Alaskan Russian dialect

Alaskan Russian, known locally as Old Russian, is a dialect of Russian, influenced by Alutiiq, spoken by elderly people of mixed RussianAlutiiq descent on Kodiak Island and in Ninilchik (Kenai Peninsula), Alaska. It has been isolated from other varieties of Russian for over a century.[2]

Alaskan Russian
Old Russian
Native toAlaska
RegionKodiak Island (Afognak), Ninilchik
EthnicityCreole (Kodiak and Ninilchik)
Native speakers
ca. 5 Kodiak (2016)[1]
Latin
Language codes
ISO 639-3
GlottologNone
ELPKodiak Russian Creole
IETFru-u-sd-usak

Kodiak Russian was natively spoken on Afognak Strait until the Great Alaskan earthquake and tsunami of 1964. It is now moribund, spoken by only a handful of elderly people, and virtually undocumented.[1]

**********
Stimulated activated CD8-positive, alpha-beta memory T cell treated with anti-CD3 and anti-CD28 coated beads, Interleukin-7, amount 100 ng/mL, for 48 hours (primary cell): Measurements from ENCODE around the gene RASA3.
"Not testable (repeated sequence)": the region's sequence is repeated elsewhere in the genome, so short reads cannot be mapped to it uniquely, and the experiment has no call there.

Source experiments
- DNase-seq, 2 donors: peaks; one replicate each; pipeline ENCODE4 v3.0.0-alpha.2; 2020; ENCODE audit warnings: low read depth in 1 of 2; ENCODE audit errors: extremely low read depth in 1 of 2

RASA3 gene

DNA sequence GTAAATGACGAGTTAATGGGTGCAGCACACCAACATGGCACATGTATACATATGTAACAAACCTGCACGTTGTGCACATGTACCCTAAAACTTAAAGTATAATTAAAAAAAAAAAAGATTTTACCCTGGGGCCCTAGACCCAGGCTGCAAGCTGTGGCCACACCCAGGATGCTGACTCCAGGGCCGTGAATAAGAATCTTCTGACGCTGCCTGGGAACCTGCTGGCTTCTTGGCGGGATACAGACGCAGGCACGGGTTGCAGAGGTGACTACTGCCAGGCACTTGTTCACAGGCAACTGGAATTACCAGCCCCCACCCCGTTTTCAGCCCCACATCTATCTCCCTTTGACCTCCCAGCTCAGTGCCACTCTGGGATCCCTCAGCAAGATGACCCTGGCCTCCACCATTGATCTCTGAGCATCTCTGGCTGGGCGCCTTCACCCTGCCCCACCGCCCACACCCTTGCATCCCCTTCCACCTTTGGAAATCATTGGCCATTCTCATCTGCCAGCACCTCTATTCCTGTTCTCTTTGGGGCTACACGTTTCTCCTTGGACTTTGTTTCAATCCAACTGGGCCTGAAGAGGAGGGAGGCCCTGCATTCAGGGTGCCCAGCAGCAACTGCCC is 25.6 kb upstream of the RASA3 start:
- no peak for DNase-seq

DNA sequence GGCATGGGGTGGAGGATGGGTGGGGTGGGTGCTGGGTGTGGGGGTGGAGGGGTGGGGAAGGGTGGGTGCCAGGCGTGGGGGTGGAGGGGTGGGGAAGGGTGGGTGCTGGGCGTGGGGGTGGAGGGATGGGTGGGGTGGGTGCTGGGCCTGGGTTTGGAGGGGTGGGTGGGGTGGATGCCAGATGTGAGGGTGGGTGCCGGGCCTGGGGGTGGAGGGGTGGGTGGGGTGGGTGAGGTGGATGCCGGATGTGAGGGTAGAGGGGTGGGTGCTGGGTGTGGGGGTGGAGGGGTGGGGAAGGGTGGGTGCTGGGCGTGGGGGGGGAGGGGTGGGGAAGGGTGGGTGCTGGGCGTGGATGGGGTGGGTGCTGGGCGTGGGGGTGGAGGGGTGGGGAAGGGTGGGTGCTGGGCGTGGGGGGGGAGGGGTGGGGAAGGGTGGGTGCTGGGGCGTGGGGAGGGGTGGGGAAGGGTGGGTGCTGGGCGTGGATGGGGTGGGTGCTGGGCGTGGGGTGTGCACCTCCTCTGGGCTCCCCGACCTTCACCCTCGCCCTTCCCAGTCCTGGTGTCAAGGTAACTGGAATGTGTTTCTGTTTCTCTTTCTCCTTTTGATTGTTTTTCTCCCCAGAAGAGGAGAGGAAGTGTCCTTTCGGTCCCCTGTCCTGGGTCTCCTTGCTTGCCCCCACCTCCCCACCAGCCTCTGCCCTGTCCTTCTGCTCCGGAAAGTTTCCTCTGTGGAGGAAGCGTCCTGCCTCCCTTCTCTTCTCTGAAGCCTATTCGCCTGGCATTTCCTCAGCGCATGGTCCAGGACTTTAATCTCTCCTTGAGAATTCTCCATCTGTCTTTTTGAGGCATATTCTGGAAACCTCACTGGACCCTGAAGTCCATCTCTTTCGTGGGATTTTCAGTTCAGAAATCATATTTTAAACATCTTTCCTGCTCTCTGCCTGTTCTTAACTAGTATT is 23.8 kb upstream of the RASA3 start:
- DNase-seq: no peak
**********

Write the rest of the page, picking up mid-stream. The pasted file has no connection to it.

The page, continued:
Ninilchik Russian is better studied and more vibrant, though also moribund. It developed from the Russian colonial settlement of the village of Ninilchik in 1847.[3][4]

VocabularyEdit

Ninilchik Russian vocabulary is clearly Russian with a few borrowings from English and Alaskan native languages.

ReferencesEdit

  1. ^ a b Michael Kraus (2016). "IPY-Documenting Alaskan and Neighboring Languages".
  2. ^ Evgeny Golovko (2010) 143 Years after Russian America: the Russian language without Russians. Paper read at the 2010 Conference on Russian America, Sitka, August 20, 2010.
  3. ^ Russian language's most isolated dialect found in Alaska. Russia Beyond, 2013 May 13.
  4. ^ Ninilchik Russian (with dictionary)